41        for (int x = i + 1; x < rows; ++x) {
42            if (hasApple(i, j, x - 1, cols - 1)) {
43                waysToCut = (waysToCut + dfs(x, j, k - 1)) % MOD;
44            }
45        }
46
47        // Try cutting vertically
48        for (int y = j + 1; y < cols; ++y) {
49            if (hasApple(i, j, rows - 1, y - 1)) {
50                waysToCut = (waysToCut + dfs(i, y, k - 1)) % MOD;
51            }
52        }
53
54        // Store the result in memo and return it
55        memo[i][j][k] = waysToCut;
56        return waysToCut;
57    }
58  
59    // Helper method to check if there's at least one apple in the given rectangle
60    private boolean hasApple(int rowStart, int colStart, int rowEnd, int colEnd) {
61        return cumulativeApples[rowEnd + 1][colEnd + 1]
62             - cumulativeApples[rowStart][colEnd + 1]
63             - cumulativeApples[rowEnd + 1][colStart]
64             + cumulativeApples[rowStart][colStart] > 0;
65    }
66}
67

C++ Solution

1class Solution {
2public:
3    // Computes the number of ways to cut the pizza into k pieces, each with at least one apple.
4    int ways(vector<string>& pizza, int k) {
5        const int mod = 1e9 + 7; // The modulo value for the result to prevent integer overflow
6        int rows = pizza.size(), cols = pizza[0].size();
7        // Dynamic programming cache, initialized to -1 to indicate uncomputed values
8        vector<vector<vector<int>>> dp(rows, vector<vector<int>>(cols, vector<int>(k, -1)));
9        // Prefix sum array to efficiently calculate the number of apples in any subrectangle
10        vector<vector<int>> prefixSum(rows + 1, vector<int>(cols + 1));
11
12        // Build the prefix sum array
13        for (int i = 1; i <= rows; i++) {
14            for (int j = 1; j <= cols; j++) {
15                int hasApple = pizza[i - 1][j - 1] == 'A' ? 1 : 0;
16                prefixSum[i][j] = prefixSum[i - 1][j] + prefixSum[i][j - 1] - prefixSum[i - 1][j - 1] + hasApple;
17            }
18        }
19
20        // Depth-first search with memoization to find the number of ways to cut the pizza
21        function<int(int, int, int)> dfs = [&](int x, int y, int piecesRemaining) -> int {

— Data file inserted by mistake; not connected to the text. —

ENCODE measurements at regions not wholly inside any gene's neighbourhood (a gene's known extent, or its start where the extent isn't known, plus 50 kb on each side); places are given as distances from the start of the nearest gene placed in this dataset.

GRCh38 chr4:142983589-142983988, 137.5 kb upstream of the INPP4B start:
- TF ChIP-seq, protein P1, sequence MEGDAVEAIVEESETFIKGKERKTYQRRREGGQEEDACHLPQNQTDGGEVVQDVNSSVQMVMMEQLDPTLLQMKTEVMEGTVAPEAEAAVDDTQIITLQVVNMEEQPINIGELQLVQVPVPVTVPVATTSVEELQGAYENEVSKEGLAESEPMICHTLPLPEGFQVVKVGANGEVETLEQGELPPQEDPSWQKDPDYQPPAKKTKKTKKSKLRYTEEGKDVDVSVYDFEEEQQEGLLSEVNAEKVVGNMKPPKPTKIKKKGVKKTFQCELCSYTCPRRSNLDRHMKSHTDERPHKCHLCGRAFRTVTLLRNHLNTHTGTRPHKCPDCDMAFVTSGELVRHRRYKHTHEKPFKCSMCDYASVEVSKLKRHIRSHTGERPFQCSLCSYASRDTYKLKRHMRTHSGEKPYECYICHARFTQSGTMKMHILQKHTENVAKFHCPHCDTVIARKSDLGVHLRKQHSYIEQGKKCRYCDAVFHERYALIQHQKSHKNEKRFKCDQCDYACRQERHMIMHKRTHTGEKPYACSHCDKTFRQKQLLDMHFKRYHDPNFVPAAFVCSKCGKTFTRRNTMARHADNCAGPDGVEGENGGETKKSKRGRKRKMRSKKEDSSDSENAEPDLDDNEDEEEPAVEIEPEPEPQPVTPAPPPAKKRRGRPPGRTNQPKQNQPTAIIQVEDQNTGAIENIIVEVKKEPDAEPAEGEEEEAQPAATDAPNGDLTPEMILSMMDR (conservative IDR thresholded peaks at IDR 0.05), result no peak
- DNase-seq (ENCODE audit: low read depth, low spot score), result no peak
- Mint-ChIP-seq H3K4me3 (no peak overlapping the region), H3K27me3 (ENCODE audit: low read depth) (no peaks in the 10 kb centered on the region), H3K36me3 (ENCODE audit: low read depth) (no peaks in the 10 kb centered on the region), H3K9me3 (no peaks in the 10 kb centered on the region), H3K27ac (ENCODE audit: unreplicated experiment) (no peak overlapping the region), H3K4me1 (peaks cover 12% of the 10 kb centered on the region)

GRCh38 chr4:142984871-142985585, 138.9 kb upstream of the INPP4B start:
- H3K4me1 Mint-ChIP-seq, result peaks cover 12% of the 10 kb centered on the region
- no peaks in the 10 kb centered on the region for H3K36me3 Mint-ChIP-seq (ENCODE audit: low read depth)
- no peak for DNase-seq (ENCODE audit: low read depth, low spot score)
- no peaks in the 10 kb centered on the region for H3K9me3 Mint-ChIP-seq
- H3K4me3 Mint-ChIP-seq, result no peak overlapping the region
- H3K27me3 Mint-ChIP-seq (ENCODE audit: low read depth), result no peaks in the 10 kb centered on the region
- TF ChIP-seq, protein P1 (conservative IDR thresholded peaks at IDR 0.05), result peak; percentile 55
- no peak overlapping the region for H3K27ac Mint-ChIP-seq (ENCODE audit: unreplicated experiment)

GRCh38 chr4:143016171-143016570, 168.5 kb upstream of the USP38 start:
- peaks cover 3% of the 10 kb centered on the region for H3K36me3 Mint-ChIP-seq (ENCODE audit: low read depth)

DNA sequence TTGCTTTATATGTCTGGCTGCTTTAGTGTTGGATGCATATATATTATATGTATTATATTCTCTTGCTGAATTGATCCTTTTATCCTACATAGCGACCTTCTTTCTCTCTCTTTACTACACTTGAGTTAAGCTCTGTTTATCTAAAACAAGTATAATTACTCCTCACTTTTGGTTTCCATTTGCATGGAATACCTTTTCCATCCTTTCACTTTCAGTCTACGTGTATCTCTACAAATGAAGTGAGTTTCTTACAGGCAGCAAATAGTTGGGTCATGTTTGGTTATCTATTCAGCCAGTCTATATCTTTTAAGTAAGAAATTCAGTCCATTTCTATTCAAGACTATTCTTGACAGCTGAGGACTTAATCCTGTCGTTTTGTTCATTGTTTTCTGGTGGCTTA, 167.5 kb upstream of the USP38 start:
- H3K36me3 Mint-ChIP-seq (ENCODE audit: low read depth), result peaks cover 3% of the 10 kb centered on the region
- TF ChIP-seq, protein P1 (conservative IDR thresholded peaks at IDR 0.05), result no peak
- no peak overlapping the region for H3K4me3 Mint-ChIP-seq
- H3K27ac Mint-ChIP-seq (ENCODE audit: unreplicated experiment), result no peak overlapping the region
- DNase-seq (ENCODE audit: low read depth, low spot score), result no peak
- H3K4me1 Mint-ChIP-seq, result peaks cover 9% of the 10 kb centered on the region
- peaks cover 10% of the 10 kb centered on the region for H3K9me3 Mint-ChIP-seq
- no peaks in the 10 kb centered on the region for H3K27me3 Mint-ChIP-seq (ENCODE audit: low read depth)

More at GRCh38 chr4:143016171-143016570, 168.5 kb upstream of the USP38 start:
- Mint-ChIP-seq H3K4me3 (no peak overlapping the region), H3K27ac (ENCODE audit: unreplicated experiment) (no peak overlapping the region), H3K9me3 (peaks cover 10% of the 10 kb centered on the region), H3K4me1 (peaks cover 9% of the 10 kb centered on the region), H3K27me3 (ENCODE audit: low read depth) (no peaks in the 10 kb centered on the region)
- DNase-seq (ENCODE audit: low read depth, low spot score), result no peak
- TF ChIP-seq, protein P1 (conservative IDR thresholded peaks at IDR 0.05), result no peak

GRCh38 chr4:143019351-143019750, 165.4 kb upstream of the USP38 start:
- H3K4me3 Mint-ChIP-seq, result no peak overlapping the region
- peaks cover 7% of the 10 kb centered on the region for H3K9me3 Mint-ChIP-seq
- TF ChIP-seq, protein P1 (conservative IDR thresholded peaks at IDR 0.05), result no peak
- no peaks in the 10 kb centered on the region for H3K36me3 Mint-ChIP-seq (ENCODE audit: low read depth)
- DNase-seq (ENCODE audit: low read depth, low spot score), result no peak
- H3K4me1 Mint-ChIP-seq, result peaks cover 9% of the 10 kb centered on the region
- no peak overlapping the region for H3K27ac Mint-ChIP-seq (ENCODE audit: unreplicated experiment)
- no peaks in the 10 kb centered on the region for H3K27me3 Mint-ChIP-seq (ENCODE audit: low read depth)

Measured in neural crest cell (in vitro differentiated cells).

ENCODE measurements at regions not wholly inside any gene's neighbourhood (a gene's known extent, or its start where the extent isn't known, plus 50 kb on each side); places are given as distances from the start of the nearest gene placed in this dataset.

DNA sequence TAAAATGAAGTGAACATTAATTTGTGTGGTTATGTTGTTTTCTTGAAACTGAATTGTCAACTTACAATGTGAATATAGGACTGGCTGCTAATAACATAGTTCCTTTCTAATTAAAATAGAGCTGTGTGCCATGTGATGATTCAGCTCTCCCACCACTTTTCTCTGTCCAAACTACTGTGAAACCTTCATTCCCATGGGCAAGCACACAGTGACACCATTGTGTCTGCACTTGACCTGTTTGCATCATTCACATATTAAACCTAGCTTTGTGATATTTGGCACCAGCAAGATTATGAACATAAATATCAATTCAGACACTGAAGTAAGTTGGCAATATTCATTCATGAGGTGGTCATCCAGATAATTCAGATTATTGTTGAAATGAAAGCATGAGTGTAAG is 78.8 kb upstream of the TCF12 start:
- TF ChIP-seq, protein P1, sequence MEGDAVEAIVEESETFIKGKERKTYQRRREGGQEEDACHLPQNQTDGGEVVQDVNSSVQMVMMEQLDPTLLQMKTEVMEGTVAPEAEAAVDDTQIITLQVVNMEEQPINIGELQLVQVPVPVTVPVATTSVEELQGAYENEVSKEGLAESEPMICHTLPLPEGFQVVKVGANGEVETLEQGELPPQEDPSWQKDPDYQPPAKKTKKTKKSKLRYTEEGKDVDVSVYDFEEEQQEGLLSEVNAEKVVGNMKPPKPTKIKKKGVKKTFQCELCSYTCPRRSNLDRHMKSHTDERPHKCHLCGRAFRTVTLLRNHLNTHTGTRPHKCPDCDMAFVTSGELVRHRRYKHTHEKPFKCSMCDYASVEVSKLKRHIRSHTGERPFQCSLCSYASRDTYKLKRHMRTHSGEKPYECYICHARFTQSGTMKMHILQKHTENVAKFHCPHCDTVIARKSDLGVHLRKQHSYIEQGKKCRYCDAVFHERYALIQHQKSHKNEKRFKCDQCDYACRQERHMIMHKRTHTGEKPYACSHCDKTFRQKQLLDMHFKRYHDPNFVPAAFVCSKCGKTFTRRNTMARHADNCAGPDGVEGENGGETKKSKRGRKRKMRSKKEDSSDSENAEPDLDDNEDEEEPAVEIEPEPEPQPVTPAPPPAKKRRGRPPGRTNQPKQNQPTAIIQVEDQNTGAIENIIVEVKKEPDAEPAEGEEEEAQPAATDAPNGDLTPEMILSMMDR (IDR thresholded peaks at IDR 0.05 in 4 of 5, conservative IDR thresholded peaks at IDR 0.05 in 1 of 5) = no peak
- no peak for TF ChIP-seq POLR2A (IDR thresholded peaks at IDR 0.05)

22            // Base case: no more cuts needed, check for at least one apple
23            if (piecesRemaining == 0) {
24                return (prefixSum[rows][cols] - prefixSum[x][cols] - prefixSum[rows][y] + prefixSum[x][y] > 0) ? 1 : 0;
25            }
26            // Return the cached value if already computed
27            if (dp[x][y][piecesRemaining] != -1) {
28                return dp[x][y][piecesRemaining];
29            }
30
31            int ways = 0; // Number of ways to cut the remaining pizza
32
33            // Try cutting horizontally and make recursive calls
34            for (int newRow = x + 1; newRow < rows; newRow++) {
35                if (prefixSum[newRow][cols] - prefixSum[x][cols] - prefixSum[newRow][y] + prefixSum[x][y] > 0) {
36                    ways = (ways + dfs(newRow, y, piecesRemaining - 1)) % mod;
37                }
38            }
39
40            // Try cutting vertically and make recursive calls
41            for (int newCol = y + 1; newCol < cols; newCol++) {
42                if (prefixSum[rows][newCol] - prefixSum[x][newCol] - prefixSum[rows][y] + prefixSum[x][y] > 0) {
43                    ways = (ways + dfs(x, newCol, piecesRemaining - 1)) % mod;
44                }
45            }
46
47            // Cache and return the computed value
48            return dp[x][y][piecesRemaining] = ways;
49        };
50
51        // Start the DFS with the entire pizza and k - 1 cuts left
52        return dfs(0, 0, k - 1);
53    }
54};
55

Typescript Solution

1function ways(pizza: string[], cutCount: number): number {
2    // Define the modulo to prevent overflow when dealing with large numbers
3    const MOD = 1e9 + 7;
4    const rows = pizza.length;
5    const cols = pizza[0].length;
6